Sinkovich pulled out his phone to show me a photo of a massive, what appeared to be bullet-proof non-destructible, shipping container housing a seven foot table. “It represents what you’re getting inside—a piece of artwork,” he said.

These artistic furniture creations typically begin with a phone call request, met with Sinkovich’s follow up question, “What’s your budget?” Sinkovich works with each client, in 99 percent of cases, through a designer, to arrive at a custom piece made of the highest quality rare wood.

One particular dining room table I laid eyes on included heart pine from a 1937 home interspersed with boards from the year supply of lumber Sinkovich keeps on hand.

When it comes to sourcing for this reclaimed multi-century old hardwood, Sinkovich mentions cases of calling a guy who knows a guy who knows a guy. “I just find it,” he said.

And naturally, he teams up with those who extract sunken logs from rivers, bogs and the likes. “Have you seen the show ‘Swamp People’?” he asked me.

Due to the nature of the ancient wood, if stored and cared for properly, the furniture pieces will outlive their owners, making them lifelong investments.

Sinkovich compares buying furniture to buying a Porsche.

“Anybody can go to a retail store and buy a piece of furniture that is beautiful. Anybody can buy a new Porsche. Not everybody can buy a 1973 911 Porsche. You have to find it, make sure it’s in good shape, and take care of it.”

Each Armored Frog piece is built like an antique, using old world joints assembled with new world materials. Screws, glues and finishes aside, everything is constructed in the warehouse.

And because Sinkovich and his team of craftsmen are perfectionists, the quality control is impeccable, and nothing is sent out without 100 percent approval.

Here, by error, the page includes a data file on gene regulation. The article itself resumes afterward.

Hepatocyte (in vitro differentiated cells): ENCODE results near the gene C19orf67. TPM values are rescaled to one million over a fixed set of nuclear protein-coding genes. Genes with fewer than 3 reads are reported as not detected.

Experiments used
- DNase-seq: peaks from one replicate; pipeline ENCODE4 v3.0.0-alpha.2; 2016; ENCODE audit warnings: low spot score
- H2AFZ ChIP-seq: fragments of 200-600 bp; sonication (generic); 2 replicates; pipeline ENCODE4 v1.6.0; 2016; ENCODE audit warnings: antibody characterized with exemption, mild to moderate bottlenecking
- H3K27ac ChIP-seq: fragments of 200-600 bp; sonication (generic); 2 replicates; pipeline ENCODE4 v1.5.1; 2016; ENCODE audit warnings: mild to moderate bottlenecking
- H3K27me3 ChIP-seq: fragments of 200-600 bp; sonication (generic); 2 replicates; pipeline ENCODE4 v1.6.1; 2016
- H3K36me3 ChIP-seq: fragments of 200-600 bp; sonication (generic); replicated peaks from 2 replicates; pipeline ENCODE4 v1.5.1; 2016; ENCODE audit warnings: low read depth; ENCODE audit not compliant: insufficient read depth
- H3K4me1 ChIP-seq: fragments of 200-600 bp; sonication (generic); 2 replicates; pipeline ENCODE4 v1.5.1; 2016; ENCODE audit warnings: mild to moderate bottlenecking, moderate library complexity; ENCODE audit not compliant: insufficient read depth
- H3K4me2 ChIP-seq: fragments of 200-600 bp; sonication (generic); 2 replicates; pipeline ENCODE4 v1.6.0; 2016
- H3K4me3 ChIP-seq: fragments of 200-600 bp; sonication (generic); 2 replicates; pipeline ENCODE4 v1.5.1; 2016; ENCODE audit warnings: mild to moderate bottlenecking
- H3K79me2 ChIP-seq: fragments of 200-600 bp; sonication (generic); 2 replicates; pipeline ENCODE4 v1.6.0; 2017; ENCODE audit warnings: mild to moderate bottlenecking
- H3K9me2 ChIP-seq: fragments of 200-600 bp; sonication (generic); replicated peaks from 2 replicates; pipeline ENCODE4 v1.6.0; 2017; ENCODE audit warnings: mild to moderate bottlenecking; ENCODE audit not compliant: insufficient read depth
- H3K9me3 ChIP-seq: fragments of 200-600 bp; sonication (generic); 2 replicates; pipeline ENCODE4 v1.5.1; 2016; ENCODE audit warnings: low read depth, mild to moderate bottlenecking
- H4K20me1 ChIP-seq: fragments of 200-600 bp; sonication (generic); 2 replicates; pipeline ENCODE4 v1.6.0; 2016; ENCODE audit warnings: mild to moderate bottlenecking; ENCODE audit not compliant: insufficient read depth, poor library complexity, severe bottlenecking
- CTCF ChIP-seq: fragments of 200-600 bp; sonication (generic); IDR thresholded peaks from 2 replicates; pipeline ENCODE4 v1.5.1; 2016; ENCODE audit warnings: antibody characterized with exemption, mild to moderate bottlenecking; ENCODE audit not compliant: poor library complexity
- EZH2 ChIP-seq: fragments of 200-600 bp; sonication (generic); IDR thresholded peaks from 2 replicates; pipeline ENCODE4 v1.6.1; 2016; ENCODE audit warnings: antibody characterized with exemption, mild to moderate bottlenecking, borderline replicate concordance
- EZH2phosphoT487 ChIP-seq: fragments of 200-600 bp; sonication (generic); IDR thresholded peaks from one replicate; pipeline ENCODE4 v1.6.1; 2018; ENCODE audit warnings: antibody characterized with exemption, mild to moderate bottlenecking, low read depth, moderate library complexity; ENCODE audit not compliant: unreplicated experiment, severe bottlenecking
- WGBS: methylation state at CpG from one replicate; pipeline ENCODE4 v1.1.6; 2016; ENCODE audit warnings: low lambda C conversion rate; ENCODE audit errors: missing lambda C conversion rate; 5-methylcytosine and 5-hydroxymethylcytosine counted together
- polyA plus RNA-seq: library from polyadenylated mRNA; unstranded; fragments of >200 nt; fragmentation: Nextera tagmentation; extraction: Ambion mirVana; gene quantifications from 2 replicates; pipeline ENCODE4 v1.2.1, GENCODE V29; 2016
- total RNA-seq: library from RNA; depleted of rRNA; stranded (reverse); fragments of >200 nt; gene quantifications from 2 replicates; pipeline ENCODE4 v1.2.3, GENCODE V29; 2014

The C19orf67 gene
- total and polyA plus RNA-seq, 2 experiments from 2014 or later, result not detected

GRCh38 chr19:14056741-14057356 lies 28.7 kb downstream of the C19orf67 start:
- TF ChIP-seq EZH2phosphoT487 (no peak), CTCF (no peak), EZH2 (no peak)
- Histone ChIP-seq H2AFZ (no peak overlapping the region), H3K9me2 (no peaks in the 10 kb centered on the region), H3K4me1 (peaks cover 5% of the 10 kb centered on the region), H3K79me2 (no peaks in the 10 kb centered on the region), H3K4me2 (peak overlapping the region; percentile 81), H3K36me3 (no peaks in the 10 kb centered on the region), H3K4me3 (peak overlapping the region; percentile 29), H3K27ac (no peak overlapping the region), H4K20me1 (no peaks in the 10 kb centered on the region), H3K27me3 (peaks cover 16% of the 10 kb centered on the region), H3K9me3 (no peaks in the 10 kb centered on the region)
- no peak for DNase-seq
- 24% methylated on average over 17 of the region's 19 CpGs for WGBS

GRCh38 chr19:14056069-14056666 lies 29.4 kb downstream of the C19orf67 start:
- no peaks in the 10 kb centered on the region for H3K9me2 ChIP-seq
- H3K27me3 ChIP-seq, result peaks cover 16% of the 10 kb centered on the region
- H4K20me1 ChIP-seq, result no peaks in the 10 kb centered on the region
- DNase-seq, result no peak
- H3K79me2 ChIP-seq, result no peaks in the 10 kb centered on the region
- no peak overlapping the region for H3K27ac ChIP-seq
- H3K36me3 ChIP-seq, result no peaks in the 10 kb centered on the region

“Every product is signed and numbered so that we know who did it and when it was done. And there’s our signature sanding and hand waxing on the bottom,” he said.

Not only does Sinkovich put time and care into each custom piece, he gets to experience a feeling of reward when he sees expressions of satisfaction.

“To watch their eyes and see how proud they were to have taken the time to find us, help design it with their designer—I get pictures from people all the time telling me ‘thank you.’”

“For us the sign of success is repeat customers. It means clients liked it and appreciated it,” he said. The more who see these pieces, the higher the demand, and so the process continues.

A businessman by nature, Sinkovich offers a bit of advice to those who seek to make a living out of making functional art.
“Do very little,” he said. “Pick one or two things to be good at and then execute them very well. Don’t spread yourself too thin.”

Taking his own advice, Sinkovich doesn’t do just any old construction project, nor does he whip up basic cabinets or shelves, or do installations.

While the bulk of his pieces are custom work, Sinkovich keeps spec tables and other furniture items on hand for the purchasing, including his latest and greatest stump stools.
“All we do is make the best furniture you’ve ever seen,” he said with a smile. “That’s all we do.”

Hannah McLeaishInweekly